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Oracles, Heroes or Villains
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Book description

IMF Managing Director Christine Lagarde declared central bankers and finance ministers to be the heroes of recent economic crises for taking corrective action while national politicians squabbled. What enabled them to do so? In the wake of Brexit, chaotic trade policies in the United States, and resurgent nationalism around the world, national politicians are quarrelling again, meanwhile the markets are roiling. Can we again depend on economic technocrats to save the day for these national politicians and the rest of us? What happens if they fail or, perhaps worse, go too far? In this timely book, Shambaugh answers these questions using recent economic crises in Argentina, the United States and Europe as case studies for analysing the intersections of power, politics and markets. By specifying the interactions between political uncertainty, market intervention, and investor risk, Shambaugh predicts how economic technocrats manage market behaviour by shifting expectations regarding what national politicians will do and whether their policies will be effective.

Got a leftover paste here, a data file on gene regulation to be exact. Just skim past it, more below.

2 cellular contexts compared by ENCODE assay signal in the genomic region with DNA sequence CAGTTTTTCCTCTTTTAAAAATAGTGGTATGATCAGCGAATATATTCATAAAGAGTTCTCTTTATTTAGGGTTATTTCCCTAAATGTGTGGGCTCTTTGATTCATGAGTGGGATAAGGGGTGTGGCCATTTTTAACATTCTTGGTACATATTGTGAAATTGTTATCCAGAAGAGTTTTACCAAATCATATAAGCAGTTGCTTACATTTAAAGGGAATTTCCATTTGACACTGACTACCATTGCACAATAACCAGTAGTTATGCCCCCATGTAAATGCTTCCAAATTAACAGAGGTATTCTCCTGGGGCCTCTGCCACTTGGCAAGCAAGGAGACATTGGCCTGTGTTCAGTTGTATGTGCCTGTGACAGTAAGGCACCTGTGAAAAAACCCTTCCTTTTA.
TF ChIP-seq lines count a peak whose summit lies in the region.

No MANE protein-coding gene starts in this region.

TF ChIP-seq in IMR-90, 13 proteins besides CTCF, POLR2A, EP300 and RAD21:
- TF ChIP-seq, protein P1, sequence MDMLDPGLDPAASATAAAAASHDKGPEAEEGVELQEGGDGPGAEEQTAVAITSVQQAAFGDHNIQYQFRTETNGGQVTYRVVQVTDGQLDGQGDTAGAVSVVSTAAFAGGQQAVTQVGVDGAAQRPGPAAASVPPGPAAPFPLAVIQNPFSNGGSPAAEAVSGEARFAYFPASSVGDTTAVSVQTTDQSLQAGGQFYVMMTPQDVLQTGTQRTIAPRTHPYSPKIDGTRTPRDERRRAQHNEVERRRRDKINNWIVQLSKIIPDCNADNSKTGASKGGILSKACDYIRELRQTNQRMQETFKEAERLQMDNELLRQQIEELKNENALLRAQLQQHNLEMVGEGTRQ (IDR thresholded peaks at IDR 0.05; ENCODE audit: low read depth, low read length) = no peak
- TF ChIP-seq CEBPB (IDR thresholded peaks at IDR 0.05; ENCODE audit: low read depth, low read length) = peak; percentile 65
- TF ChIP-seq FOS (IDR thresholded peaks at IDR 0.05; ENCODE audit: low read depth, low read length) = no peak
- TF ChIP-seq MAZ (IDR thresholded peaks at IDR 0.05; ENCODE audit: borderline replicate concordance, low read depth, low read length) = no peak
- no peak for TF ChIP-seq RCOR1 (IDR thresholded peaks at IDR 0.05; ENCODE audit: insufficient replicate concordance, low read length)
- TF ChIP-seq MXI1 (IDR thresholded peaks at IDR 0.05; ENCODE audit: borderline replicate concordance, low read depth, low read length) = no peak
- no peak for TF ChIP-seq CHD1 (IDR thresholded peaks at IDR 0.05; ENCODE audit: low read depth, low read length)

Reviews

'In this fascinating tour de force taking us from Argentina to the United States and to Europe, George Schambaugh describes and analyses with the dexterity of a spy thriller novelist the 'behind the scenes' of the 'dangerous liasions' linking officials and technocrats with senior politicians in the shaping of economic policies in times of domestic and international crises. Those technocrats are actually oracles, heroes, and villains in the domestic and international scene that shapes the international political economy of the last thirty years.'

Arie M. Kacowicz - Hebrew University of Jerusalem

'Technocrats in national central banks and treasury departments often play key roles as economic policy makers in economic crises. We hear a great deal about them when they have major effects on policy, but not when they don’t. But when will they be effective? In Oracles, Heroes, or Villains Prof. Shambaugh creates what he calls a risk intervention curve that helps to answer this question. He argues that effective technocrats are far more political than their reputation suggests, and that their ability to manage risk depends on a combination of this political effectiveness and economic conditions. This book is essential reading for anyone interested in monetary and financial policy-making in times of economic crisis.'

J. Samuel Barkin - University of Massachusetts Boston

‘Well written and scrupulously researched and documented …’

M. H. Lesser Source: Choice

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